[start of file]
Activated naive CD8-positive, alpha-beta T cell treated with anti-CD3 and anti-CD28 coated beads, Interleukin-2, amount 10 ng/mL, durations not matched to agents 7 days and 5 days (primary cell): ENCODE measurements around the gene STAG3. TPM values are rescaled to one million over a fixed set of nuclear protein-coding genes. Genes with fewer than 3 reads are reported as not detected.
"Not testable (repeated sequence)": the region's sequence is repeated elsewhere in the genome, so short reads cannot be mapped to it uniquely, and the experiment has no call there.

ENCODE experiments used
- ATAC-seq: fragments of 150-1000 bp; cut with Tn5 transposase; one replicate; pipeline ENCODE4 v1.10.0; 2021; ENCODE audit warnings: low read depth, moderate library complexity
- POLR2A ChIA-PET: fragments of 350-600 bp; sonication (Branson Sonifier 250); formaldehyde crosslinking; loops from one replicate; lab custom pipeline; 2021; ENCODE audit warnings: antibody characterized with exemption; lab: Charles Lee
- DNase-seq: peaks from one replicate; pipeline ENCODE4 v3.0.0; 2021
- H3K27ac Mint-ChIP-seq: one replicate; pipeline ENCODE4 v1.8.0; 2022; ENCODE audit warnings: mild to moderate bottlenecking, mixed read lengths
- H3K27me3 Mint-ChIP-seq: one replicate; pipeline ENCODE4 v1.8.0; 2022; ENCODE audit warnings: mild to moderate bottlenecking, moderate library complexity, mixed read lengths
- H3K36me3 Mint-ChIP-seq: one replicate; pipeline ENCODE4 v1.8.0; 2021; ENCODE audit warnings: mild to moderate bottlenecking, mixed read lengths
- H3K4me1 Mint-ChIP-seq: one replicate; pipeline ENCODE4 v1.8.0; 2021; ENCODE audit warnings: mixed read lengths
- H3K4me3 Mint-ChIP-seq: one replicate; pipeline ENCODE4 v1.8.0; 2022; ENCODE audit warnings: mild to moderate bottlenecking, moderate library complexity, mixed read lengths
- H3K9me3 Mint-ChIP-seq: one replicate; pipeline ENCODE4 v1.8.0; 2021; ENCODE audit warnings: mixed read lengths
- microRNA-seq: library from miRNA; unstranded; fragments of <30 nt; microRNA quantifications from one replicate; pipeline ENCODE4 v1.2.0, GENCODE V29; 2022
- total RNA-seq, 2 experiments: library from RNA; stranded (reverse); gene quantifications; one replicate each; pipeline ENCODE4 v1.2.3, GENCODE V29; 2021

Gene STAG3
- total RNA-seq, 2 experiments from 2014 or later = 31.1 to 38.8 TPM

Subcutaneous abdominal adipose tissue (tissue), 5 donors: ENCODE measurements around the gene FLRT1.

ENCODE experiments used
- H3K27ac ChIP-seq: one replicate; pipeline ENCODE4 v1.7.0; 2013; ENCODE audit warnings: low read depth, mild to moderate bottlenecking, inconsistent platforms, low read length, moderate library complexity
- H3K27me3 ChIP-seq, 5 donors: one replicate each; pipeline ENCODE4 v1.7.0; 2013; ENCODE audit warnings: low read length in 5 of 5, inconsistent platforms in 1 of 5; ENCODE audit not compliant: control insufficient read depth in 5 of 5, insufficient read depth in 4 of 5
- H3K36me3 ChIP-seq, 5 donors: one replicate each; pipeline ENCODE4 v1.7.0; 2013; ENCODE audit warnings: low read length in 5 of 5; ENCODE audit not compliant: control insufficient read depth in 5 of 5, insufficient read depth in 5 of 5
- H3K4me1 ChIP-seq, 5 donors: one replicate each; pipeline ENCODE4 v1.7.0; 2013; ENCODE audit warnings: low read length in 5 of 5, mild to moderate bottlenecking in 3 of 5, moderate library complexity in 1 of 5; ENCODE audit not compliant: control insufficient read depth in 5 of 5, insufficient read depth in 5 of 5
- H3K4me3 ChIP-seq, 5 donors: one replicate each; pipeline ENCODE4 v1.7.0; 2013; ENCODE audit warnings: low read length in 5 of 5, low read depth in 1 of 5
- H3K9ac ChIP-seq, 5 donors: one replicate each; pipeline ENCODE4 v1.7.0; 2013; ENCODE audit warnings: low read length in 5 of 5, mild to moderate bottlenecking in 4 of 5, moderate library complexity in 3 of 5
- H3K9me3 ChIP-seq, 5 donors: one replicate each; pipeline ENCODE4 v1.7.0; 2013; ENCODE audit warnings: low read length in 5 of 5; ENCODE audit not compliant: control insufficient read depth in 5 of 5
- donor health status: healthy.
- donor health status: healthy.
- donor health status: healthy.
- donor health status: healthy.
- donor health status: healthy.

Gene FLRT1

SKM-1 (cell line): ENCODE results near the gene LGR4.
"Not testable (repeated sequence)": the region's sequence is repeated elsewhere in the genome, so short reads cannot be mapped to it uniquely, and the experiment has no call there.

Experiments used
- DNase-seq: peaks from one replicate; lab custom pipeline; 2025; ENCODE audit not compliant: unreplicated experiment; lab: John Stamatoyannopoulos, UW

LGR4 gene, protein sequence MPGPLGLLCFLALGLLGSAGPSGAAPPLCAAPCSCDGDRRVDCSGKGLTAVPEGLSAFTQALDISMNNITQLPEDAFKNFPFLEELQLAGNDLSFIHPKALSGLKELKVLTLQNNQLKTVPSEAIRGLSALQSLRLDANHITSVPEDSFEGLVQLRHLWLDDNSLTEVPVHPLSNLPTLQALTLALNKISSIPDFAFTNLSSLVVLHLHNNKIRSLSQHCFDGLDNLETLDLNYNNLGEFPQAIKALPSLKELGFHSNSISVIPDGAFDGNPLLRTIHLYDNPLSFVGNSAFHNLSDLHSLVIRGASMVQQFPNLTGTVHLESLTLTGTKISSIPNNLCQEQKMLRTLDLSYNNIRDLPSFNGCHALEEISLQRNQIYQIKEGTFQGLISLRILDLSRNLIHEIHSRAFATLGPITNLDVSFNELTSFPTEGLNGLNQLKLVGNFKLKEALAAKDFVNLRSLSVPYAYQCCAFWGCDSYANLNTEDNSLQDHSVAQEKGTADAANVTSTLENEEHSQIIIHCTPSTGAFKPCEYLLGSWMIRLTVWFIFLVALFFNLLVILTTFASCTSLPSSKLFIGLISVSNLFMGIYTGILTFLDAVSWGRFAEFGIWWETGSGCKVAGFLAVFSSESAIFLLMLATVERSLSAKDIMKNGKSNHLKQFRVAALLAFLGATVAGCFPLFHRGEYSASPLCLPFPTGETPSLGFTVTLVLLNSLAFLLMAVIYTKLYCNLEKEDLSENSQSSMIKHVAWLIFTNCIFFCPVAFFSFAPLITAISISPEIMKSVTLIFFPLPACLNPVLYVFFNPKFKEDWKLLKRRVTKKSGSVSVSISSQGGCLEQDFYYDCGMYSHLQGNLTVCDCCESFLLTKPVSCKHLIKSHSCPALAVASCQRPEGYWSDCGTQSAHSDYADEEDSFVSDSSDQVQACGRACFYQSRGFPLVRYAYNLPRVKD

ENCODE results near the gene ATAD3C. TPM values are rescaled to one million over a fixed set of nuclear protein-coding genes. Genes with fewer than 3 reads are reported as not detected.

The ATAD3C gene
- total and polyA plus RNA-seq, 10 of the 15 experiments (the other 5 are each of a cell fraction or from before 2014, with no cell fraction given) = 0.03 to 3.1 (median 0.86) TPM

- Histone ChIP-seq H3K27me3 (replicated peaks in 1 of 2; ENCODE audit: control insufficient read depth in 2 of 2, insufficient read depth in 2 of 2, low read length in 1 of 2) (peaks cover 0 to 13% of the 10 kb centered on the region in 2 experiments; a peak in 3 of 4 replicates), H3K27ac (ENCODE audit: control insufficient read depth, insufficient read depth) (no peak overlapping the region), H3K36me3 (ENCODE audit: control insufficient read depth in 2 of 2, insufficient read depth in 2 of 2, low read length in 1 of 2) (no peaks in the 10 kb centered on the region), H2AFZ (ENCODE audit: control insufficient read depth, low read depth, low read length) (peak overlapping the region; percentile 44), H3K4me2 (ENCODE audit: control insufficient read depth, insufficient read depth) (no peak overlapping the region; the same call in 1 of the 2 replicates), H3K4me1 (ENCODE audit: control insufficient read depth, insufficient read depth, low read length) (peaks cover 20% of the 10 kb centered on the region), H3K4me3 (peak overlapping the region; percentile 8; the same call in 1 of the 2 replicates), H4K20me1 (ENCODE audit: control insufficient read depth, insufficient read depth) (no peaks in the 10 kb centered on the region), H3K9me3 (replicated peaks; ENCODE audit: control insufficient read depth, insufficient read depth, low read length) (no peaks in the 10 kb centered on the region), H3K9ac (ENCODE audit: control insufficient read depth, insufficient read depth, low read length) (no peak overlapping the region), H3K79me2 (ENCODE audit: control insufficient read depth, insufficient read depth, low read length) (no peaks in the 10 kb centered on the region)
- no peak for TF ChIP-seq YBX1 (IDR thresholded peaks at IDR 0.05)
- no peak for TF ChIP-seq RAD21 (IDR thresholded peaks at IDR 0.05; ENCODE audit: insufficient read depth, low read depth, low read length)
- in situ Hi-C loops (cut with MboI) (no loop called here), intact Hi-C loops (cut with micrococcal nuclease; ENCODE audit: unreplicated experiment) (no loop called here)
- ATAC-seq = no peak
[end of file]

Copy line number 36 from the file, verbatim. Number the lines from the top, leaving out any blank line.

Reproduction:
LGR4 gene, protein sequence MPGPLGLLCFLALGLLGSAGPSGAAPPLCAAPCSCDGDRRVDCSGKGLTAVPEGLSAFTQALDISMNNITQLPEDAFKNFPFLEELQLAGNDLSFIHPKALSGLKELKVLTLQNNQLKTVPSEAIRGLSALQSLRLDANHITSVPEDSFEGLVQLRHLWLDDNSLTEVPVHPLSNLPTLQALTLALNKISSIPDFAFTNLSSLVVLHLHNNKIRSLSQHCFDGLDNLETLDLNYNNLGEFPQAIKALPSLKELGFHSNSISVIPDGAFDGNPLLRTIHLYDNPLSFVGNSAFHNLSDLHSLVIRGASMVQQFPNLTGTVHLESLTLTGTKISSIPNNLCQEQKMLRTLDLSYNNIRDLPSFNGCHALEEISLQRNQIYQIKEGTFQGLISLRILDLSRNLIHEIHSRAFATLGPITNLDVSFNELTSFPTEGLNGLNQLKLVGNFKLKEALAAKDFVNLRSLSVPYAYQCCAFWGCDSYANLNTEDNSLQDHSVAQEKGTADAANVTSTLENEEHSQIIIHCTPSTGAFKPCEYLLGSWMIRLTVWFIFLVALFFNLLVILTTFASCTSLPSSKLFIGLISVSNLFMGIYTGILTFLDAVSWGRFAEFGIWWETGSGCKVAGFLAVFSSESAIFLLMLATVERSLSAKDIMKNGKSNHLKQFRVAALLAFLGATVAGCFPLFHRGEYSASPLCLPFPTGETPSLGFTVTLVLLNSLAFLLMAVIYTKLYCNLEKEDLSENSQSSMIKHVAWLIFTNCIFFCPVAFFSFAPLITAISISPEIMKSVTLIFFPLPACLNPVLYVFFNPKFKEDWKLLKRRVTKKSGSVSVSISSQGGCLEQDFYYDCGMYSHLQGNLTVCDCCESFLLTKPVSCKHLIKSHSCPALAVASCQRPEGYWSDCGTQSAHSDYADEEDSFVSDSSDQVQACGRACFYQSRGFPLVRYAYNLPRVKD